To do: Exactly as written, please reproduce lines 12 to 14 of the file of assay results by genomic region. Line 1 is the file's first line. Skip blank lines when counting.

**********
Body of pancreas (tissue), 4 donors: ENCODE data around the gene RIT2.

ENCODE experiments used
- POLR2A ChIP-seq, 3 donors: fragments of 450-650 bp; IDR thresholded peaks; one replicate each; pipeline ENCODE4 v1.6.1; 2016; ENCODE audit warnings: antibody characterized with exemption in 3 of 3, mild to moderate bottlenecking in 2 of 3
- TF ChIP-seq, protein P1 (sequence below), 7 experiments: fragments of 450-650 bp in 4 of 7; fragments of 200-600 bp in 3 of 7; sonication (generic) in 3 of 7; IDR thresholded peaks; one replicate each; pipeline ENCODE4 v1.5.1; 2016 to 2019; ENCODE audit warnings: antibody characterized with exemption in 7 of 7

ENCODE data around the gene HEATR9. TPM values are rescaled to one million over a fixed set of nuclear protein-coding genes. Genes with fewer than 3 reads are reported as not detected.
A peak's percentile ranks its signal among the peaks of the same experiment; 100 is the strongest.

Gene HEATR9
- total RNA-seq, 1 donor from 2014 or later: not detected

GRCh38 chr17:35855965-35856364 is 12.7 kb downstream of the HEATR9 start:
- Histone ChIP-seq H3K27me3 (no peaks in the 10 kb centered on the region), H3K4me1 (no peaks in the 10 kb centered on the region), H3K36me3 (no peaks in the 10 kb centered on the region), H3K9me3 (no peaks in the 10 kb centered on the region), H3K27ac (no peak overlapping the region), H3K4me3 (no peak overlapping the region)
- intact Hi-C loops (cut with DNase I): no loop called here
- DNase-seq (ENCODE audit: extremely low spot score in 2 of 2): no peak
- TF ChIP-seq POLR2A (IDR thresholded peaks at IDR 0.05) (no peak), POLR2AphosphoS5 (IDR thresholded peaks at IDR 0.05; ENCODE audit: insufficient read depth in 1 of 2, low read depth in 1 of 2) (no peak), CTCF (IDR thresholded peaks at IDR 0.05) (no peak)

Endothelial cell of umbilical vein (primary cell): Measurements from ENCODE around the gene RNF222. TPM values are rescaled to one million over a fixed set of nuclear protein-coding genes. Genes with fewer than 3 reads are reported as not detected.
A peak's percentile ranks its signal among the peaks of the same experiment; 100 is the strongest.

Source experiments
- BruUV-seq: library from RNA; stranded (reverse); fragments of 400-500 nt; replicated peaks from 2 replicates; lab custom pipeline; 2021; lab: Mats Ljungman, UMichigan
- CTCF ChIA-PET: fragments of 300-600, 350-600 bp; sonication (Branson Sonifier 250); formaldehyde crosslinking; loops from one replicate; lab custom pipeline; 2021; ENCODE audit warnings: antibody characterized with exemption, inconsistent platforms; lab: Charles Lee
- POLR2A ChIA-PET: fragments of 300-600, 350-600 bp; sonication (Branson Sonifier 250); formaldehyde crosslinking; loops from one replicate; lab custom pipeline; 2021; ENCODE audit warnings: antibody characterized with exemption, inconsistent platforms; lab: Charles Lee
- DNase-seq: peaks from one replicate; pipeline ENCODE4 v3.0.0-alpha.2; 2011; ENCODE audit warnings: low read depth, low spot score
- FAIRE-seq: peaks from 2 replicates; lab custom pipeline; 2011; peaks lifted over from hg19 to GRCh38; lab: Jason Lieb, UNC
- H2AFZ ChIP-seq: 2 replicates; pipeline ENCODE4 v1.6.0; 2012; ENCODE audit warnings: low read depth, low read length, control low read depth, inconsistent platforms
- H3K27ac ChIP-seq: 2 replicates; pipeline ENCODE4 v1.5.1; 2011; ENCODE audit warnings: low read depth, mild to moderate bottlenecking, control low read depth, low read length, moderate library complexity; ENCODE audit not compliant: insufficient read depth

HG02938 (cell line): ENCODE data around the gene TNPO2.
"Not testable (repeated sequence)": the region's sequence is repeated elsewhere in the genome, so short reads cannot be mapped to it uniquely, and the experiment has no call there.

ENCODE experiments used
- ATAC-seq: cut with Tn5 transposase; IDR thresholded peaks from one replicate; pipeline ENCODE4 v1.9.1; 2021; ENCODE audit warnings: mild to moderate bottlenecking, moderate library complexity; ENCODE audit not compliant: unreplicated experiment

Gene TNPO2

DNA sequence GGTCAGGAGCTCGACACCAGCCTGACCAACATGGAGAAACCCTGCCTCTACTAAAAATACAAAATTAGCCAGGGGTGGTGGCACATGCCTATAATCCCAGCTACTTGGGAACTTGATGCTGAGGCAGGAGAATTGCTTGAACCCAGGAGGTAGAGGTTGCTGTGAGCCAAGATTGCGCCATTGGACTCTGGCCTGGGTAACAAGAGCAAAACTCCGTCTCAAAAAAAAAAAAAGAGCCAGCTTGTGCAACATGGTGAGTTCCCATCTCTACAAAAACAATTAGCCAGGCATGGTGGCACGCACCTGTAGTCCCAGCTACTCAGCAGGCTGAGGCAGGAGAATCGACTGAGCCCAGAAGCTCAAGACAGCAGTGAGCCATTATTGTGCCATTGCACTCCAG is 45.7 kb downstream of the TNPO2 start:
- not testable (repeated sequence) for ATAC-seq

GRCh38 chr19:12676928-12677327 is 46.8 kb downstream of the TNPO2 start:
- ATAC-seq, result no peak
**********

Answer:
- DNase-seq (ENCODE audit: extremely low spot score in 2 of 2): no peak
- TF ChIP-seq POLR2A (IDR thresholded peaks at IDR 0.05) (no peak), POLR2AphosphoS5 (IDR thresholded peaks at IDR 0.05; ENCODE audit: insufficient read depth in 1 of 2, low read depth in 1 of 2) (no peak), CTCF (IDR thresholded peaks at IDR 0.05) (no peak)

Endothelial cell of umbilical vein (primary cell): Measurements from ENCODE around the gene RNF222. TPM values are rescaled to one million over a fixed set of nuclear protein-coding genes. Genes with fewer than 3 reads are reported as not detected.